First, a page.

Prosecutor: Vega acted in defiance not defense
Published 10:34 am Wednesday, March 5, 2014
A Warren County teen on trial for murder in the death of her stepmother was released from the Youth Detention Center less than a week before the fatal shooting and was headed back to Youth Court the day she shot her stepmother in the face with a high-powered rifle.
“This was not an act of desperation but defiance,” Assistant District Attorney Lane Campbell told jurors during opening statements Tuesday.
Tyla Vega, now 17, was held in the Youth Detention Center from April 18, 2011, until April 26, 2011, when she was released to her family, Campbell said.
Four days later, she was accused of stealing and wrecking a family car.
“The Saturday before the murder, Tyla Vega takes the family sedan in the middle of the night. She goes for a joyride and wrecks the car,” Campbell said.
Her stepmother, Michelle Vega, called the sheriff’s department when she saw the vehicle, and officers advised that she take Tyla Vega to Youth Court again on May 2, 2011, the day she was shot and killed, Campbell said.
Michelle Vega was found dead in the kitchen of the family home at 100 Jones Road with a bullet wound to the face from a .270-caliber hunting rifle, Campbell said
“Tyla Vega left her stepmother in a pool of blood in her home,” Campbell said.
After the shooting, Tyla Vega, who was 14 at the time, took the family’s Dodge Durango and fled to Greenville where she was arrested six days later by the U.S. Marshal Service.
Defense attorney Marshall Sanders portrayed the teenage Vega as a victim of physical and emotional abuse from her father and stepmother.
“She has been in hell for years and that’s not her fault,” Sanders said. “That’s the fault of the grown-ups who are around her.”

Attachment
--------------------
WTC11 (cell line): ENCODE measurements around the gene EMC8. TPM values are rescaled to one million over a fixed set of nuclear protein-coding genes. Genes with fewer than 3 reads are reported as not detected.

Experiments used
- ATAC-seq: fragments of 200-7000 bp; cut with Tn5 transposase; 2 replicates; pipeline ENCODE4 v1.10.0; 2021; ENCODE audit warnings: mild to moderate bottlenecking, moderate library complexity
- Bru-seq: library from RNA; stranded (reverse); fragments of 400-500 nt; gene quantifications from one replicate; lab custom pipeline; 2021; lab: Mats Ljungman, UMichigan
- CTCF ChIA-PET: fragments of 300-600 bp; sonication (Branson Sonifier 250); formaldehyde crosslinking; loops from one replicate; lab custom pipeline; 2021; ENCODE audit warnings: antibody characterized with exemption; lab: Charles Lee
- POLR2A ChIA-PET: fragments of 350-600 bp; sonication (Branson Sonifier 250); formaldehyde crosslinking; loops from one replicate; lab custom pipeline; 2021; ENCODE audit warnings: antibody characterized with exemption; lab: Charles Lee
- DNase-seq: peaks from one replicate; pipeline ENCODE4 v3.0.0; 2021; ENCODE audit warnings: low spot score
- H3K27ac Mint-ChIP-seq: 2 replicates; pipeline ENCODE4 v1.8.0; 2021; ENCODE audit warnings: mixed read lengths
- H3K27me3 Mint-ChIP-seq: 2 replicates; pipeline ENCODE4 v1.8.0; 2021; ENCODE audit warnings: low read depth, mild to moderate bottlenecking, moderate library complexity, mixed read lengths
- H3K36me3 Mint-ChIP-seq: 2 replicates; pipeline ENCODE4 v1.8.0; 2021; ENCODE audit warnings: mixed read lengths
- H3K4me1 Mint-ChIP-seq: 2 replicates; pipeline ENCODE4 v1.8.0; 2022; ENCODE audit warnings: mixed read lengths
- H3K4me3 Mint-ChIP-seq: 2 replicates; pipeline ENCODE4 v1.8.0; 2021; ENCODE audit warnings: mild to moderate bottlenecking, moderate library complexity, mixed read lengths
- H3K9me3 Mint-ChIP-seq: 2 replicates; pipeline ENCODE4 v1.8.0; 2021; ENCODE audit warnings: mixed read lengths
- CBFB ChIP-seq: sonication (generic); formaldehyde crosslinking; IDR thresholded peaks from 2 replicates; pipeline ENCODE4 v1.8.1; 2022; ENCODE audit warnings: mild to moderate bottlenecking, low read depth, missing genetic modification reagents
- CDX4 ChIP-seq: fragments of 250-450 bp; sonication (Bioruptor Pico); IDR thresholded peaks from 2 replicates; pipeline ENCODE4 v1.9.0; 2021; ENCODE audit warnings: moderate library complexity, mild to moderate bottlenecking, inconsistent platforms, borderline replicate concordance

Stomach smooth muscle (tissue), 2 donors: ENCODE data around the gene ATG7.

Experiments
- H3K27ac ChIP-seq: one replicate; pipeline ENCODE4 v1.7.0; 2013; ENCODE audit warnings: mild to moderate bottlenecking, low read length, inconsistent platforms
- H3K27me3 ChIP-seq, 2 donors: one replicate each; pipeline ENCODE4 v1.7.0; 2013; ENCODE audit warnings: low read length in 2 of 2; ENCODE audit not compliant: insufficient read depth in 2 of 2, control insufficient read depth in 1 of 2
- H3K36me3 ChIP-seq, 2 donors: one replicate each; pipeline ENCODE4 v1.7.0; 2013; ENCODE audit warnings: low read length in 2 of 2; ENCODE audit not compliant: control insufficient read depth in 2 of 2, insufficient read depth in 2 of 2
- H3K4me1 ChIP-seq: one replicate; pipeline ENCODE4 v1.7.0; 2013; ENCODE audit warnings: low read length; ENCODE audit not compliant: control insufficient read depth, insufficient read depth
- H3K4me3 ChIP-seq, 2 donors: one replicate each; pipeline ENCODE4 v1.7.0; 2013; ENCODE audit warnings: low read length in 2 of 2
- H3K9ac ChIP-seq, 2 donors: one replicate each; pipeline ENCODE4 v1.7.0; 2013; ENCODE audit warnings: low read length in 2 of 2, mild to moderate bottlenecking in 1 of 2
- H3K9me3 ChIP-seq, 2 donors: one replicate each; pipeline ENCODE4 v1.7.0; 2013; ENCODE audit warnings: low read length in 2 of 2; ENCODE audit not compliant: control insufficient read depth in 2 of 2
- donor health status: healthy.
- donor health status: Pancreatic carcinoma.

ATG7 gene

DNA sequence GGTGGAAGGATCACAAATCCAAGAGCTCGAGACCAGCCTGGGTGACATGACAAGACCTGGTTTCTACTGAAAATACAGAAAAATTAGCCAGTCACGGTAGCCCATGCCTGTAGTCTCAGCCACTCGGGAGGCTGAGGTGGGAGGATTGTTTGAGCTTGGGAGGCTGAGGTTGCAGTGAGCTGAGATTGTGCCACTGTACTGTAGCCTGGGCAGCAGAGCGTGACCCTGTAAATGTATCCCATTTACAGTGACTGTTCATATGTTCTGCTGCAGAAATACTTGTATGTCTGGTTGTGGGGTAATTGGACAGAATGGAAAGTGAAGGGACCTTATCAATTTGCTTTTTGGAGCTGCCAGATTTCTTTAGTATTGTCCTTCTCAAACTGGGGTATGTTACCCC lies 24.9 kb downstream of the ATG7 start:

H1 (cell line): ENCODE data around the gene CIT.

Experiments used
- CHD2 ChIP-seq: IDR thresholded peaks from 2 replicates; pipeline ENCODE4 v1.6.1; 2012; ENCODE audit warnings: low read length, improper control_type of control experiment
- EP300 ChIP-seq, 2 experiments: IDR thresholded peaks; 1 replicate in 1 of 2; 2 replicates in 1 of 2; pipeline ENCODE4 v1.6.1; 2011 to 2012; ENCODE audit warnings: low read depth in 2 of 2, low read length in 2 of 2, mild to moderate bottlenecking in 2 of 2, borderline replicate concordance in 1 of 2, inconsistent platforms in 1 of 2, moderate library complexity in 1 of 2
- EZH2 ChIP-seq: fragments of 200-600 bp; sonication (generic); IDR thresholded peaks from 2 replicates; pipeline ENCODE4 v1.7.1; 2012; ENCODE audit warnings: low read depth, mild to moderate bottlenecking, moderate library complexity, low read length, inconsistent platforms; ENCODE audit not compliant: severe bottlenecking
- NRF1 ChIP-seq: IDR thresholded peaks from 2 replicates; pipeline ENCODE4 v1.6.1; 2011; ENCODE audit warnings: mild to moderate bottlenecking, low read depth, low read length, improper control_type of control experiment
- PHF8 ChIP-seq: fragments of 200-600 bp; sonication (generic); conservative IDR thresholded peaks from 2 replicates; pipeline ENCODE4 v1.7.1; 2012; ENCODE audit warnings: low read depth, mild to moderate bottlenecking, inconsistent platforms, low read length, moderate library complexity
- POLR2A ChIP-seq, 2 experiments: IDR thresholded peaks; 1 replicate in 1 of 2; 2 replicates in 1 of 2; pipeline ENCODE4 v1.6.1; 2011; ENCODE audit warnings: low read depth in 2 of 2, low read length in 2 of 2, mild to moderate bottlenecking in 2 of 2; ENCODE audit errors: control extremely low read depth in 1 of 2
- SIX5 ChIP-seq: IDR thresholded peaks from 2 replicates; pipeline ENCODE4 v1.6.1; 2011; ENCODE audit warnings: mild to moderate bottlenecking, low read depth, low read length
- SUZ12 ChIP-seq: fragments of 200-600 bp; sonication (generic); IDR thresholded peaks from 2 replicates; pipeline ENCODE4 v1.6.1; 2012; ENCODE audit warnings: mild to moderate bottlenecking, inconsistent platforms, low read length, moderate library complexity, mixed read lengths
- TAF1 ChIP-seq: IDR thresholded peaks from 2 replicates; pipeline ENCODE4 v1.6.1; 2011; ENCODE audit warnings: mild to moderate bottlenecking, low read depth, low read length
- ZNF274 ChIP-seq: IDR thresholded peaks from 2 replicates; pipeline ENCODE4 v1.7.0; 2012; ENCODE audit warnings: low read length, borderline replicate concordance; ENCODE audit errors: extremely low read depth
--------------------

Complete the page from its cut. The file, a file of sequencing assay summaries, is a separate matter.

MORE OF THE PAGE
Sanders painted a verbal picture of Tyla Vega’s home life by describing her father Jason Vega as “a dope addict” and “criminal,” before an objection by District Attorney Ricky Smith that was sustained by Circuit Judge Isadore Patrick.
Tyla Vega was taken away from her biological mother, who Sanders described as a “prostitute, stripper and addict,” by the state when she was 5 and “as a last-minute resort they asked Jason if he wanted to take her,” Sanders said.
Tyla, whose mother is black and father is white, was excluded from events with Michelle Vega’s family because of her race, Sanders claimed.
Michelle Vega’s son, Wesley White, who discovered his mother’s dead body, testified that Vega was never excluded from family events and that two of his aunts have biracial children.
White also said that in the eight or nine years that he and Tyla Vega lived in the same home he had never seen or heard any signs of abuse and she never told him of any abuse.
On the Sunday before the fatal shooting, White said, he was cleaning the gun used to kill his mother when Tyla Vega inquired about the weapon, though she had never shown any interest in the rifle before.
“She asked me to show her how it worked,” he said.
Sanders contended that Tyla Vega picked up the gun in self defense after being confronted by Michelle Vega.
“This girl has been so psychologically beaten down … the child picked up a gun with no intent of killing the woman, hoping she would back down, and the gun discharged,” he said.
Trial continued this morning in Warren County Circuit Court. Vega is expected to take the stand sometime this week on her behalf, Sanders said Tuesday.